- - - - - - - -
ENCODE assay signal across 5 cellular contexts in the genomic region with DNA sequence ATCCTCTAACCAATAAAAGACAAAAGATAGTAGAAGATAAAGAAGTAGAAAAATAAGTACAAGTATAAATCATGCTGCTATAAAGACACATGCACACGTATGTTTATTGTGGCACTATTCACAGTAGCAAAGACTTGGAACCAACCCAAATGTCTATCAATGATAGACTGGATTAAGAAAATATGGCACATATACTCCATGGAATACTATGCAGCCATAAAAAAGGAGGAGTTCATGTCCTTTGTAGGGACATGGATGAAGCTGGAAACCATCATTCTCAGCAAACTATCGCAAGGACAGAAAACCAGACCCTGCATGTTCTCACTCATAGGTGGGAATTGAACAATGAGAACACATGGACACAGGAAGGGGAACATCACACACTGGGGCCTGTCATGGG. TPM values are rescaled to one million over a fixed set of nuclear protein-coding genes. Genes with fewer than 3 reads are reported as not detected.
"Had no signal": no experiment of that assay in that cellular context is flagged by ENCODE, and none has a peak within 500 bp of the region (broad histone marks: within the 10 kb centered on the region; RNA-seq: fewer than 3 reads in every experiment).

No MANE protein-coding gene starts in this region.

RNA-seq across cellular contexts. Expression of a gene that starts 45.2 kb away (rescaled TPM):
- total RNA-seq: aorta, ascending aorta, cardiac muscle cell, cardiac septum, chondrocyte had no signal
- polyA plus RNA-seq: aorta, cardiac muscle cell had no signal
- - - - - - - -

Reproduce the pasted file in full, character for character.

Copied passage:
ENCODE assay signal across 5 cellular contexts in the genomic region with DNA sequence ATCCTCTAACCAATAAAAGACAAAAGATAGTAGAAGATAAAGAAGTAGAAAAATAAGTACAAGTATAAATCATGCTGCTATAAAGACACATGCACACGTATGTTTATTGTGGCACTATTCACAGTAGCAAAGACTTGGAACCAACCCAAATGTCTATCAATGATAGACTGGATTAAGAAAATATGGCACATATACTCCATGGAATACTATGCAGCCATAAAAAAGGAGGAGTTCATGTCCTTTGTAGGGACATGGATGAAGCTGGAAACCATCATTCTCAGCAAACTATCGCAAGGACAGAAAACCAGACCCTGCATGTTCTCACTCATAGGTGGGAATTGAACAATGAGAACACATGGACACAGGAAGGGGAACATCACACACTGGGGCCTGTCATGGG. TPM values are rescaled to one million over a fixed set of nuclear protein-coding genes. Genes with fewer than 3 reads are reported as not detected.
"Had no signal": no experiment of that assay in that cellular context is flagged by ENCODE, and none has a peak within 500 bp of the region (broad histone marks: within the 10 kb centered on the region; RNA-seq: fewer than 3 reads in every experiment).

No MANE protein-coding gene starts in this region.

RNA-seq across cellular contexts. Expression of a gene that starts 45.2 kb away (rescaled TPM):
- total RNA-seq: aorta, ascending aorta, cardiac muscle cell, cardiac septum, chondrocyte had no signal
- polyA plus RNA-seq: aorta, cardiac muscle cell had no signal